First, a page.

Non-profit Grocer Keeps Costs Low by Managing Own Supply Chain and Distribution

Minneapolis-based Pillsbury United Communities is tackling North Minneapolis' chronic food desert with a non-profit grocery store.

460 395 North Market

Over the last few decades, the community of North Minneapolis has been one of the most chronic food deserts in the country. A community of 67,000 ethnically and economically diverse residents, the area numbered 30 convenience stores and only one full-service grocery store. People were seriously deprived of fresh food choices and wellness services, impacting the rise of illness and disease. 

Minneapolis-based Pillsbury United Communities (PUC), a 139-year-old nonprofit driven to create social change for underprivileged and impoverished populations, set out to change that—for good. In a two-year joint venture with many community partners, including corporate funders, architects, developers, food merchants, brand strategists and environment designers—and most importantly the North Minneapolis community—a seedling of an idea became a transforming experience culminating with a mandate to provide everyone with the healthy choices they deserve.

At PUC, we believe that change happens best when the people affected are engaged and able to be part of the process. That engagement took root when KNOCK Inc., a Minneapolis-based full-experience creative agency, was chosen to brand a new grocery store and wellness environment that would become a hub of accessibility and sustainability for the community. The collaboration among PUC, KNOCK and other operational partners made it possible to overcome the typical obstacles that food deserts face and work together to find a solution by facilitating stakeholder research.

With, Not For

PUC and KNOCK believe that true empathy and understanding happens when one is “with” the people, rather than “for” them—an important distinction that best defines an equitable relationship and acknowledges social innovation. Truly grasping the complexities of the problem was the first step to addressing the solution. Luckily for us, we have a history with the community and were able to identify populations who best represented the area. Our methods were varied to inspire more layered feedback—from large community center meetings to smaller group settings to one-on-one interviews.

Through all of our stakeholder research, we discovered two main drivers in the process: Those who want more organic and healthy choices (about 20 percent) and those who want everyday foods with an emphasis on affordability (about 80 percent). It’s a problem that we could tackle by creating strong and nuanced relationships with our distributors. From these efforts, the North Market store was born.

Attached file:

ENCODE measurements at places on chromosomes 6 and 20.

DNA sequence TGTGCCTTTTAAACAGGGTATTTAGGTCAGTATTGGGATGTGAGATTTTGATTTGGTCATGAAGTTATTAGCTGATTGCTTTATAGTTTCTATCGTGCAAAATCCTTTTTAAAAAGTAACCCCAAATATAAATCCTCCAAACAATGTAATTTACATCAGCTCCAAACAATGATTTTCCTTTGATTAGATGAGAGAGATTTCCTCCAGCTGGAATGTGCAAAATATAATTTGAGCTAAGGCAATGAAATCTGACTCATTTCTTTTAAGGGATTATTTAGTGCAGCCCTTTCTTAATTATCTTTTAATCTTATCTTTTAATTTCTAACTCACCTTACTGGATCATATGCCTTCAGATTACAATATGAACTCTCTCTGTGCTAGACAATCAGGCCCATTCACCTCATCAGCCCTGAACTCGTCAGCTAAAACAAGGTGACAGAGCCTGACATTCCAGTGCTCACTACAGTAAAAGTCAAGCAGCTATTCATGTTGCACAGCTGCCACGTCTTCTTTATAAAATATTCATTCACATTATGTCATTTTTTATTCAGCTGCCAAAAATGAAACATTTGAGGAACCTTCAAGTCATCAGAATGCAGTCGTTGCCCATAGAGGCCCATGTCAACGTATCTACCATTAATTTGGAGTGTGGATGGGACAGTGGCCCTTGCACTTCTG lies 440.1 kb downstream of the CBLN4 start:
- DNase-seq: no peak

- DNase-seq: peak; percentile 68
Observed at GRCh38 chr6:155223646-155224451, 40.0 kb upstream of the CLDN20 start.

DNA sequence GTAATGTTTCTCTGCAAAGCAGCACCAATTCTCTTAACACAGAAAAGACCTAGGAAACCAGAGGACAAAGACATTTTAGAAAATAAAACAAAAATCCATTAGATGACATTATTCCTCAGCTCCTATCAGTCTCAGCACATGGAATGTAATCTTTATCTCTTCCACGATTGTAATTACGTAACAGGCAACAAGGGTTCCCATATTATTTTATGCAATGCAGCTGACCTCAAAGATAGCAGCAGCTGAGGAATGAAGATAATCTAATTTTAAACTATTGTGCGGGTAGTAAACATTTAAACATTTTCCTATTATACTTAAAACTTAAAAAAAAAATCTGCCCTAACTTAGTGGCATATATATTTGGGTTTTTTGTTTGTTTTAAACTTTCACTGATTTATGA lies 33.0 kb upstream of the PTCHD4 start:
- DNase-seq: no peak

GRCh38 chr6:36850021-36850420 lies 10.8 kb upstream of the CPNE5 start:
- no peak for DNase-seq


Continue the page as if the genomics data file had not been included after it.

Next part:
Since the store launched in December 2017, we continue to monitor the shifts in that 80-20 equation. As with any grocery store, wide-ranging need can be difficult to respond to. Our staff at North Market works diligently to accommodate suggestions, receiving feedback through social media, at the store and through drop boxes.

Product, Price, People

North Market operates much like a regular independent grocery store, but as a nonprofit grocery option, we uphold a special commitment to our neighbors to offload costs. We keep costs manageable by taking control of the supply chain and distribution. Having various players is important to meeting demand. It boils down to this: If our distributors can ensure quality, availability and affordability, we get it. If not, we try to offer alternative suggestions to our neighbors so the need can be met some other way.

We also intentionally work with local vendors for produce and meats specifically, to help stimulate North Minneapolis’s economy and to fulfill PUC’s mission of being true advocates of the community. Our entrepreneurial spirit allows smaller brands to coexist at North Market.

A Model for Good Living

Identifying a community as a food desert doesn’t necessarily mean that people are starving. They’re eating something—whether that be unhealthy food near to them or better food that’s an hour away. Either way, these people have developed a habit that is incredibly tough to break. So, creating a remedy for a food desert needs to be as easy as possible for the community to champion.

The branding work from KNOCK to transform our environment to one that is destination worthy, informative, inspiring and deeply appealing to the specific community the store serves has bridged the gap from the North Market being a theoretical solution to a functional marketplace.

Ultimately, it’s about more convenience, better options and lower pricing. To meet all three comes down to trusted relationships. You need to be vigilant in asking the right questions and finding the right distributor for your product mix.   

Vanan Murugesan is director of design and innovation at Pillsbury United Communities, a Minneapolis-based social enterprise.

Reginaldo Reyes is vice president of brand experience & environmental design at KNOCK Inc., a Minneapolis-based creative agency.

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